Keep smiling and you may feel healthier too
Date published: 24 May 2012
Studies into smiling, laughter and generally feeling happy suggest they can have a positive effect on your physical and mental health.
The nation’s annual reminder about the importance of maintaining good oral health, National Smile Month, kicked off on Sunday. With around a third of adults and children in the UK still suffering from preventable tooth decay, and around ten million people admitting they only brush their teeth once-a-day, the UK still has much to do to improve its oral health habits.
But the simple act of smiling and laughter may also have other hidden health benefits. The scientific study of the effects of laughter – called Gelotology – can be traced back to the 1960s and has regularly pointed to positive mental and physical health benefits associated with being happy.
Clinical studies by some researchers3 have confirmed that the body changes when people laugh. The pituitary gland releases its own opiates, which suppress pain; the production of immune cells increases and the levels of hormones such as adrenaline and cortisol, which are chronically high when an individual is under long-term stress and which suppress the immune system are reduced dramatically. At the same time, healthy hormones such as endorphins and neurotransmitters are increased.
Laughter also provides a physical workout for stomach muscles, the diaphragm, and even the heart. Some researchers also theorise that smiling and laughter improves mental performance by accelerating the heartbeat, helping to increase the oxygen supply to the brain4.
Conversely, official UK statistics show that poor oral health is known to adversely affect the behaviour of around a third of UK adults5.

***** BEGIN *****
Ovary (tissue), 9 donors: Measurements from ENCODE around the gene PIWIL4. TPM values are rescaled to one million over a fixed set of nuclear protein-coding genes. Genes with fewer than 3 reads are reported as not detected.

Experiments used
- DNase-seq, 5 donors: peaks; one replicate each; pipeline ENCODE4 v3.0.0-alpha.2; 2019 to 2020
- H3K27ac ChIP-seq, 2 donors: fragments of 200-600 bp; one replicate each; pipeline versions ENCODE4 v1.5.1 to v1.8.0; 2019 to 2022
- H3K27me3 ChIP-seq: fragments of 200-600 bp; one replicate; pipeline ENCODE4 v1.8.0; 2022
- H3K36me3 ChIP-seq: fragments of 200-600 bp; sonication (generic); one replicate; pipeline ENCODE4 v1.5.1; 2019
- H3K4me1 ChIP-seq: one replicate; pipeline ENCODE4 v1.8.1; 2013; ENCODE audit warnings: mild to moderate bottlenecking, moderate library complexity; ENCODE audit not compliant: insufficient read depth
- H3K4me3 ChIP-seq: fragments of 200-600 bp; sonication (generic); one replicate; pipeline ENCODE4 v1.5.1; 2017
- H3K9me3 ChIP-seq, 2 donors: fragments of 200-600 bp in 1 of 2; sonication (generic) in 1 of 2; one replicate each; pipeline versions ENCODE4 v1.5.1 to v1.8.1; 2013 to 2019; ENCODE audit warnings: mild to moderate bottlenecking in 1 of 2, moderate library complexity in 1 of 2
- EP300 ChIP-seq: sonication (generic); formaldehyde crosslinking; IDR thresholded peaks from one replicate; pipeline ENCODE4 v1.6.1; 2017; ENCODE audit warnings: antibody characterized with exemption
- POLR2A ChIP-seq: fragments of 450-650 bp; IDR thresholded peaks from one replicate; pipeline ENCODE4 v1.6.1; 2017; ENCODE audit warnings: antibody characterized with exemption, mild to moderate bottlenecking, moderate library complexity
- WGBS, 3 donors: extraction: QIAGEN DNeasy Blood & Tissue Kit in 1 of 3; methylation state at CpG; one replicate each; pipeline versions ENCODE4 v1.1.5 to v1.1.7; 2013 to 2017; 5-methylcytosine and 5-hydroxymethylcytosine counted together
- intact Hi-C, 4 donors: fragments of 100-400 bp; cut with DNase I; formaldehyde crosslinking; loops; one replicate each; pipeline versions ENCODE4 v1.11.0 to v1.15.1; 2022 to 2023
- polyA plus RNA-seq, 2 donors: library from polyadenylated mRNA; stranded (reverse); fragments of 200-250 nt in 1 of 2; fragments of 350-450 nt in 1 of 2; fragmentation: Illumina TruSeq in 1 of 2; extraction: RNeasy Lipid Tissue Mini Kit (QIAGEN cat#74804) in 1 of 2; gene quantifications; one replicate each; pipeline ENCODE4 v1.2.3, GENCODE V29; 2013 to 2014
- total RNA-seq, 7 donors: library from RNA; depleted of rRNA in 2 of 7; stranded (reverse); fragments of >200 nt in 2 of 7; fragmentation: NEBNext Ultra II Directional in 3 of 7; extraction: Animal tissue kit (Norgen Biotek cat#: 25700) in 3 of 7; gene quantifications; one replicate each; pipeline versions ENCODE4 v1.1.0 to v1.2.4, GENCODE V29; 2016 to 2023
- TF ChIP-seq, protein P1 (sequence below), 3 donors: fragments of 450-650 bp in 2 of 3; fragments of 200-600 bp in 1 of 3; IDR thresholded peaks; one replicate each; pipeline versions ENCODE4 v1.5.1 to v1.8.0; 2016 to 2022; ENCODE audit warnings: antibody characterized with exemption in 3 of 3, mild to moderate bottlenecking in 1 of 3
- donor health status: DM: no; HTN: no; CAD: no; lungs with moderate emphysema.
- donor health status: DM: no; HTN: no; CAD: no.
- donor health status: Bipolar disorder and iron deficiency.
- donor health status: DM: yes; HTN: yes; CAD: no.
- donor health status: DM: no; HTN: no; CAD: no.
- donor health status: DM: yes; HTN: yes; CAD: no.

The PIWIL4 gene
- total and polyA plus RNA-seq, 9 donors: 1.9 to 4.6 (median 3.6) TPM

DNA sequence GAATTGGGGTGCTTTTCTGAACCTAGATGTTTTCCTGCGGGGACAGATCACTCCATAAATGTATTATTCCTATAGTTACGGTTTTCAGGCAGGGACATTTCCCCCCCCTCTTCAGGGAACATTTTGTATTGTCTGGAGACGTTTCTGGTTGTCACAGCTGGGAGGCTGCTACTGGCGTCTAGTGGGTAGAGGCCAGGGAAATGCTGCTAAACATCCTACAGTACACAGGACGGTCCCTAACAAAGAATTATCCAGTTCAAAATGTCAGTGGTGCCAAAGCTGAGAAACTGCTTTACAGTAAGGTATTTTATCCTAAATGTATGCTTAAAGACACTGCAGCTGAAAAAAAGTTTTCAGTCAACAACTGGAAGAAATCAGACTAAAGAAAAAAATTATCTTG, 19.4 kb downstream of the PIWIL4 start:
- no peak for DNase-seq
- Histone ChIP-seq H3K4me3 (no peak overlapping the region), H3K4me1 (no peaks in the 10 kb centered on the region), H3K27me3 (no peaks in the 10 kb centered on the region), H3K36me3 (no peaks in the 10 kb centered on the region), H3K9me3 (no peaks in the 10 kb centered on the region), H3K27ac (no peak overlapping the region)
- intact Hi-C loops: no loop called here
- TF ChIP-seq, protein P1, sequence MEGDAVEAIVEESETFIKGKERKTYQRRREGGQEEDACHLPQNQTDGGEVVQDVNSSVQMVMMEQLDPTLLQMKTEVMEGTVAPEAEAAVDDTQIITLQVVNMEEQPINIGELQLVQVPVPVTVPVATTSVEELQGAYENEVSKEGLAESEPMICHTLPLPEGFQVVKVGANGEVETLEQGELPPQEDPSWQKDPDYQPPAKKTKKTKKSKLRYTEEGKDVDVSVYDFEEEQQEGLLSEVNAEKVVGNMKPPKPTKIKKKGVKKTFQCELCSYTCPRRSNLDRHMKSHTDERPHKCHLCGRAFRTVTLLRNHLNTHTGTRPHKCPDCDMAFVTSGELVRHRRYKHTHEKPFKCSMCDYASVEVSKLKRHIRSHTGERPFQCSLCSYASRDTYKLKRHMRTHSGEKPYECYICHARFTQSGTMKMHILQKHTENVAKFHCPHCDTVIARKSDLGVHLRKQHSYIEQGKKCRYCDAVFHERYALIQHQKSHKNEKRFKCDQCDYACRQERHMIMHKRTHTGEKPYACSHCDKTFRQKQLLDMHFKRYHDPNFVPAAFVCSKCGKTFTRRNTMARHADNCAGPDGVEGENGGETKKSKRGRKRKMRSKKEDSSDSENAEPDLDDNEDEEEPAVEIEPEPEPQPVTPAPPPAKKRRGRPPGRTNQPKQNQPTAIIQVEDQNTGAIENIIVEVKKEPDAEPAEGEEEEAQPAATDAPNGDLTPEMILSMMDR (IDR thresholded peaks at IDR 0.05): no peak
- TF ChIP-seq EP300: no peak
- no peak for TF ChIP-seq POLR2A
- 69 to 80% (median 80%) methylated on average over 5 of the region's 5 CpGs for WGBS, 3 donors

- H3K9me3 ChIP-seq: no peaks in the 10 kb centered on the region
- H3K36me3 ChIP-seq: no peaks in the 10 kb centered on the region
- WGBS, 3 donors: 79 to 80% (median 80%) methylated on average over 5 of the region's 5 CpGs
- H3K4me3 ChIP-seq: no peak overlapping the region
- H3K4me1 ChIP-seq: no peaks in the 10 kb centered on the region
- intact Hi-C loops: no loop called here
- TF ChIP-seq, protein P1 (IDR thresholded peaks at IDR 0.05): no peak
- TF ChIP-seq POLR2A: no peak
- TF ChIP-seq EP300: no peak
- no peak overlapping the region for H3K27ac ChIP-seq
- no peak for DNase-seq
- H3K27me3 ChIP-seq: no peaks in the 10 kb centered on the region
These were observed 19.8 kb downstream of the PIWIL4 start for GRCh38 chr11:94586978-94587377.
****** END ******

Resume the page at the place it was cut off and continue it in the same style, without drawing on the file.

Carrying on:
One in ten people have trouble relaxing; six per cent report emotional instability and four per cent of people say they have problems going out as a result of their oral health problems. Even around one in seven people (15 per cent) say they have trouble smiling and over a fifth of the UK adults have difficulties when eating.
Chief Executive of the British Dental Health Foundation, Dr Nigel Carter, said: “National Smile Month is an important reminder to everyone in the UK about their oral health. Unfortunately, many people are unhappy with their smiles often caused by poor oral hygiene over the years.
“Poor oral health can be both physically painful and psychologically damaging. It can affect self-confidence, image and even how we are perceived by other people. From the many interesting studies into laughter millions of people may also be missing out on the positive benefits of smiling and having fun. National Smile Month is the ideal time to review your oral health routine and make sure you’re not putting your smile at risk.”
National Smile Month is being supported by a record number of sponsors in 2012 including Wrigley, Listerine, Oral-B, Steradent, Aldi, Argos, Bupa, Dencover, Denplan, Lloyds Pharmacy, SaveWaterSaveMoney, SleepRight, Smile-on and Wilkinson. The campaign encourages everyone to brush their teeth for two minutes twice a day with a fluoride toothpaste; cut down on how often they have sugary foods and drinks; and to visit their dentist regularly, as often as they recommend.
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